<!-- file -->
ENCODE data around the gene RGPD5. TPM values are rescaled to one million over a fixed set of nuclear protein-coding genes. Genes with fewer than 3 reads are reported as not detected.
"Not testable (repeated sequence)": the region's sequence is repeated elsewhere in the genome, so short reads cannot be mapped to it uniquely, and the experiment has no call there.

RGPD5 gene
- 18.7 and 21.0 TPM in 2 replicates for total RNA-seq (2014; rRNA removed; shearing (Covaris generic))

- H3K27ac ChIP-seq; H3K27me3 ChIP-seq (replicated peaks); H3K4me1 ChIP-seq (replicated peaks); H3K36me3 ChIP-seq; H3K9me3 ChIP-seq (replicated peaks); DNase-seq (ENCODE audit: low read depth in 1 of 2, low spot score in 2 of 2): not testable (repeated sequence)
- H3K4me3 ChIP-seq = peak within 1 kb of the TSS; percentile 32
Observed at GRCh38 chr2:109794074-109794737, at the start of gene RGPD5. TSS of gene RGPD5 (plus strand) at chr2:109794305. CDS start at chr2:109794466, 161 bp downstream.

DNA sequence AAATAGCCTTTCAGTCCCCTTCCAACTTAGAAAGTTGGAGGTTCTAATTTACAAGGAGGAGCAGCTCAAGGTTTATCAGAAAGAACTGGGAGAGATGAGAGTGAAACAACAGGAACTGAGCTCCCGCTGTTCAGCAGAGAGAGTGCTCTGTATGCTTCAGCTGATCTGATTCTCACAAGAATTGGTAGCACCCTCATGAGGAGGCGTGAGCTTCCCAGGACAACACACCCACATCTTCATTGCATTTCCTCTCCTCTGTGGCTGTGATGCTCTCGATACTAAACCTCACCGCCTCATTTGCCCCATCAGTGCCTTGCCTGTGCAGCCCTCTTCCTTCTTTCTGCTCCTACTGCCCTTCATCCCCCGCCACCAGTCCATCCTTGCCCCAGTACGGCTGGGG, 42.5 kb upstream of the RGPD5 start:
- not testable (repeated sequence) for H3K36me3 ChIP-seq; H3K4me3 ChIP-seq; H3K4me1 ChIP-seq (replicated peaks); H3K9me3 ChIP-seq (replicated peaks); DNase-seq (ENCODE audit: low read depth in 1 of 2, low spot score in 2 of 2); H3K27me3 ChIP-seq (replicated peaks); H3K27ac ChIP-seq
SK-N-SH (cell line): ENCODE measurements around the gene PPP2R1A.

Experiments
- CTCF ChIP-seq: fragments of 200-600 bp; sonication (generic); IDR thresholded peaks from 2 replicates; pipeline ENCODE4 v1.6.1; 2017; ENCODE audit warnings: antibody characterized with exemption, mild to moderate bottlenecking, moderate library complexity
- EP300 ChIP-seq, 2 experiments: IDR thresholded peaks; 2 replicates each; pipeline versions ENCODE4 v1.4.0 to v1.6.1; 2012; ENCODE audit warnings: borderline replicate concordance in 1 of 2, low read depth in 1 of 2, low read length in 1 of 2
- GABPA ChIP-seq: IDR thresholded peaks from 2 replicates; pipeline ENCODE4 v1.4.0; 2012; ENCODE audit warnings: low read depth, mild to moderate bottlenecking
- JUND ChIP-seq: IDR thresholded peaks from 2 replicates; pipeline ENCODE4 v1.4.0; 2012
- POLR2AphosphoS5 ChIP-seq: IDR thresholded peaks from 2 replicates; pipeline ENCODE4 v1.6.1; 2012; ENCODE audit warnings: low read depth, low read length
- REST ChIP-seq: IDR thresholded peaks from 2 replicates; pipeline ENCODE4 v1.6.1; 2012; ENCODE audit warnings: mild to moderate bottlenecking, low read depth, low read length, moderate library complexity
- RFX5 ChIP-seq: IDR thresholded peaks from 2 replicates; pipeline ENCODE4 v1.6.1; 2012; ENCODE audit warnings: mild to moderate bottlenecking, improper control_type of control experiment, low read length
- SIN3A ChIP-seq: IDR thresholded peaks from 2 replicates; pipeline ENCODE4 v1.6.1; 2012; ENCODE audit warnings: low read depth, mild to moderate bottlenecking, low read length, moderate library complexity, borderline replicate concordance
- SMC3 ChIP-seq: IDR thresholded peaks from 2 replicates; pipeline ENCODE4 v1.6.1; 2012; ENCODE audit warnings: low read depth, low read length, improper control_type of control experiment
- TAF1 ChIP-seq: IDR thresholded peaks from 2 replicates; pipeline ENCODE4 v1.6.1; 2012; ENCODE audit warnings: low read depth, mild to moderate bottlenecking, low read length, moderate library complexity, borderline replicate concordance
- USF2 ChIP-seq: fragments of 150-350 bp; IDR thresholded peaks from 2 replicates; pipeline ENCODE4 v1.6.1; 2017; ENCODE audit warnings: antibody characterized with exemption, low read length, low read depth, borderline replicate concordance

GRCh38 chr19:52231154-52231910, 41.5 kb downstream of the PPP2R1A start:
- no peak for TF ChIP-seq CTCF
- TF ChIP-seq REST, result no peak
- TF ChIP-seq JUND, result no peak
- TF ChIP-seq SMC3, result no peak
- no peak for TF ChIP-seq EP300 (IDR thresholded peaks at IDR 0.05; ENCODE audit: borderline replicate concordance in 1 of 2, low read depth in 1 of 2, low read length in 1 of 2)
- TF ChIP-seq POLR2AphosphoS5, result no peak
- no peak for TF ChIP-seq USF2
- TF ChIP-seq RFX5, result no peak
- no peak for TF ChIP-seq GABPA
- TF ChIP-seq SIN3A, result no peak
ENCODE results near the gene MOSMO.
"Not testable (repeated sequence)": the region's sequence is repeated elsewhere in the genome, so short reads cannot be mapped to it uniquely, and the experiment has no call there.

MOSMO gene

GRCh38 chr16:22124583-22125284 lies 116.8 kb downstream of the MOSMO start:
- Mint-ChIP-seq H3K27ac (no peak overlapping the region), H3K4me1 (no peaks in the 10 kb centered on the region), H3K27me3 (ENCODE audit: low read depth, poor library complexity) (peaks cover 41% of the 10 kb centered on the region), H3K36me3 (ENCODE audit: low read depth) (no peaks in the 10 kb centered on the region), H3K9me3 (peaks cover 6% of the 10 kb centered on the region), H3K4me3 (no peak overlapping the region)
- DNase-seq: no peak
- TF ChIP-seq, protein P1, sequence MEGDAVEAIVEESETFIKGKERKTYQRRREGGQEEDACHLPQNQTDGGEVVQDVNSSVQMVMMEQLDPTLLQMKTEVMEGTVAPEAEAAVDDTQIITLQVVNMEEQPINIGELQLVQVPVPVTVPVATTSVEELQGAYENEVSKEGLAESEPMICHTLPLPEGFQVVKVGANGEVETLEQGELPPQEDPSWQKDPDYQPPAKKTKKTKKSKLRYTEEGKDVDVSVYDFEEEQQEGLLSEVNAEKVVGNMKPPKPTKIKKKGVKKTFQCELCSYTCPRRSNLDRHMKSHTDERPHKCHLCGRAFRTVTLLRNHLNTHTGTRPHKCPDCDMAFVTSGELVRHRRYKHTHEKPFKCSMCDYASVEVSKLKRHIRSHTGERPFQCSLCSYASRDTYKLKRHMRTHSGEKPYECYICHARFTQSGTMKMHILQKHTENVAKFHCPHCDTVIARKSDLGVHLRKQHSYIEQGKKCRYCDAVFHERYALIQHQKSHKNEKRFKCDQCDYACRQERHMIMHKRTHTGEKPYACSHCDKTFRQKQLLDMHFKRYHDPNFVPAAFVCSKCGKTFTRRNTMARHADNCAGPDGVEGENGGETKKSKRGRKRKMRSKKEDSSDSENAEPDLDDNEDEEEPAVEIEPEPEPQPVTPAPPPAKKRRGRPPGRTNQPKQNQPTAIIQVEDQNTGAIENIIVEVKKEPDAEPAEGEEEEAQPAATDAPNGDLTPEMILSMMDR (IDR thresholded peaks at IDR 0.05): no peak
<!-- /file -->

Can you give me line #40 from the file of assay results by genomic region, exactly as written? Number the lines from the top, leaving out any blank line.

- TF ChIP-seq, protein P1, sequence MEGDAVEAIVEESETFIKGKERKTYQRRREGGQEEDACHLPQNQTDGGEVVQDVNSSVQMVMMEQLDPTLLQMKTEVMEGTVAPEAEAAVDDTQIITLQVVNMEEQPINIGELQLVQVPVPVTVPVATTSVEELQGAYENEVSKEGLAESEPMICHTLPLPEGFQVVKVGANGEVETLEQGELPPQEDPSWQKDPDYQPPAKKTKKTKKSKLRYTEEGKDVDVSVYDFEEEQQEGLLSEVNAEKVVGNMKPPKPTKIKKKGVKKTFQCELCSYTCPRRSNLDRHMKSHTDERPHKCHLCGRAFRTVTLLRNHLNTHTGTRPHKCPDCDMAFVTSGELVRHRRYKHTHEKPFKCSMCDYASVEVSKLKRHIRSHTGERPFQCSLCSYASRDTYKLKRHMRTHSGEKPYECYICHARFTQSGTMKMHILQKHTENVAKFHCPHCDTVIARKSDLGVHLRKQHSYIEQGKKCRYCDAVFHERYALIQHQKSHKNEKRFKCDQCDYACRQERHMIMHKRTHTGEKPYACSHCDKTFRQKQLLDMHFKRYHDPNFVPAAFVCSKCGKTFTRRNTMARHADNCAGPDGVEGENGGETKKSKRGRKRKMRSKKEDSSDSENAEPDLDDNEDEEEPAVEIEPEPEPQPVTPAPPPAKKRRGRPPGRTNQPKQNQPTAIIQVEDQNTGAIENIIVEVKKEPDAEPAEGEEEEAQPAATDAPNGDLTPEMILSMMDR (IDR thresholded peaks at IDR 0.05): no peak